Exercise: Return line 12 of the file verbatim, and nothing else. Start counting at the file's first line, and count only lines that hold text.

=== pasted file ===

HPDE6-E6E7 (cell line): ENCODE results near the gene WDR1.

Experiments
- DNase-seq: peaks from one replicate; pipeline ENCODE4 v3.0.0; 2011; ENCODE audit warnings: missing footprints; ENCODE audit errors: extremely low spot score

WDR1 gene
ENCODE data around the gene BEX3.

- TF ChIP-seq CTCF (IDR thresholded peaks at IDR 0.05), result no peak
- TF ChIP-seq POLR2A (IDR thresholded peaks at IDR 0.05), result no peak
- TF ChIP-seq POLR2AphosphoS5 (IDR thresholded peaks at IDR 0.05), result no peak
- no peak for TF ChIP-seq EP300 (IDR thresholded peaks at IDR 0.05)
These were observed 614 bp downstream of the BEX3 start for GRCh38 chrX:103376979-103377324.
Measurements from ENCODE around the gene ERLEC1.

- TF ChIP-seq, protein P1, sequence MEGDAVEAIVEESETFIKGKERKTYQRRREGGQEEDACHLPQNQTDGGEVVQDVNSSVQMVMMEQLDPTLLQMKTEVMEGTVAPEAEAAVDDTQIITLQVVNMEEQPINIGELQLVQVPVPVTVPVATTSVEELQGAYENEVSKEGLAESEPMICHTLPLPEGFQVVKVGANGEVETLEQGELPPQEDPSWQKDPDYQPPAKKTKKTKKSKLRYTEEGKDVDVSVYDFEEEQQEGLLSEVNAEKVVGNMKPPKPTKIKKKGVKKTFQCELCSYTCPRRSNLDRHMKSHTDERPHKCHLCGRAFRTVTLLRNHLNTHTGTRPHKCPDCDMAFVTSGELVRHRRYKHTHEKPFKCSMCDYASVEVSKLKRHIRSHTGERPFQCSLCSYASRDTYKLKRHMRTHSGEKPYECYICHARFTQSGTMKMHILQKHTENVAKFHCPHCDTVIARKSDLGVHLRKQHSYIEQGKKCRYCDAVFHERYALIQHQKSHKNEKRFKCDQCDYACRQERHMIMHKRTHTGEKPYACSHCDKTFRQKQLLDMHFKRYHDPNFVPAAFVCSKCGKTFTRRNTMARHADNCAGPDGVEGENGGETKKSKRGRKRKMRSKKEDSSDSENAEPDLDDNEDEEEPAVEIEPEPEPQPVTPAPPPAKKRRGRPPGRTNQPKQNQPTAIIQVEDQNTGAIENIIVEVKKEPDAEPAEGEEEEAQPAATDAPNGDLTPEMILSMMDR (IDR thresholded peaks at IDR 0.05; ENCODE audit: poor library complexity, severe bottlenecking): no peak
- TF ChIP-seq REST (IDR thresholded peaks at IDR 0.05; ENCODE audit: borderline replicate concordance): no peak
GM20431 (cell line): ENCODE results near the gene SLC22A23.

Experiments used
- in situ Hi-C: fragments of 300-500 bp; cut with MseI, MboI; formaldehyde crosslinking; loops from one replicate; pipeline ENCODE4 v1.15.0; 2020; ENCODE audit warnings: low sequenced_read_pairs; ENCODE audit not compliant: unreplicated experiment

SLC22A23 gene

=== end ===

- TF ChIP-seq, protein P1, sequence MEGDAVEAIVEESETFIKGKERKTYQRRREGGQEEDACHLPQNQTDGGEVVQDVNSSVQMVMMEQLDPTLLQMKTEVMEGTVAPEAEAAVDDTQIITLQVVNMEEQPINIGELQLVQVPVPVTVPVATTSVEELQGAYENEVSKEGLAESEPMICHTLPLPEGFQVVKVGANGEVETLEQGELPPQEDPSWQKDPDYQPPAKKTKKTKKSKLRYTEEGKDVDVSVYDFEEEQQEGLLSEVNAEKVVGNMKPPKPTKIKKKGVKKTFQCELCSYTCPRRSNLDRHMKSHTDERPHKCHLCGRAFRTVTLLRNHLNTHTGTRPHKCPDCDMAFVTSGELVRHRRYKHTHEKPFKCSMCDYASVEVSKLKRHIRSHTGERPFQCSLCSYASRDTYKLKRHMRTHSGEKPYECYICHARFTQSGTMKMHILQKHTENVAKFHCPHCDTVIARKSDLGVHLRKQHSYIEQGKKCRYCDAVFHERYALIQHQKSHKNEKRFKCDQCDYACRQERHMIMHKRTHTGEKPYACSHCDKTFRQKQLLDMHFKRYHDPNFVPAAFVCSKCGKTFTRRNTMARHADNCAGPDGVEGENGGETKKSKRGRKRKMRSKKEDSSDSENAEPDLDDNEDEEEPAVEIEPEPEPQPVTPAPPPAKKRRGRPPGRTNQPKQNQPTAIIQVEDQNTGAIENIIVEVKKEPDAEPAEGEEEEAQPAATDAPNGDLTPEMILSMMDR (IDR thresholded peaks at IDR 0.05; ENCODE audit: poor library complexity, severe bottlenecking): no peak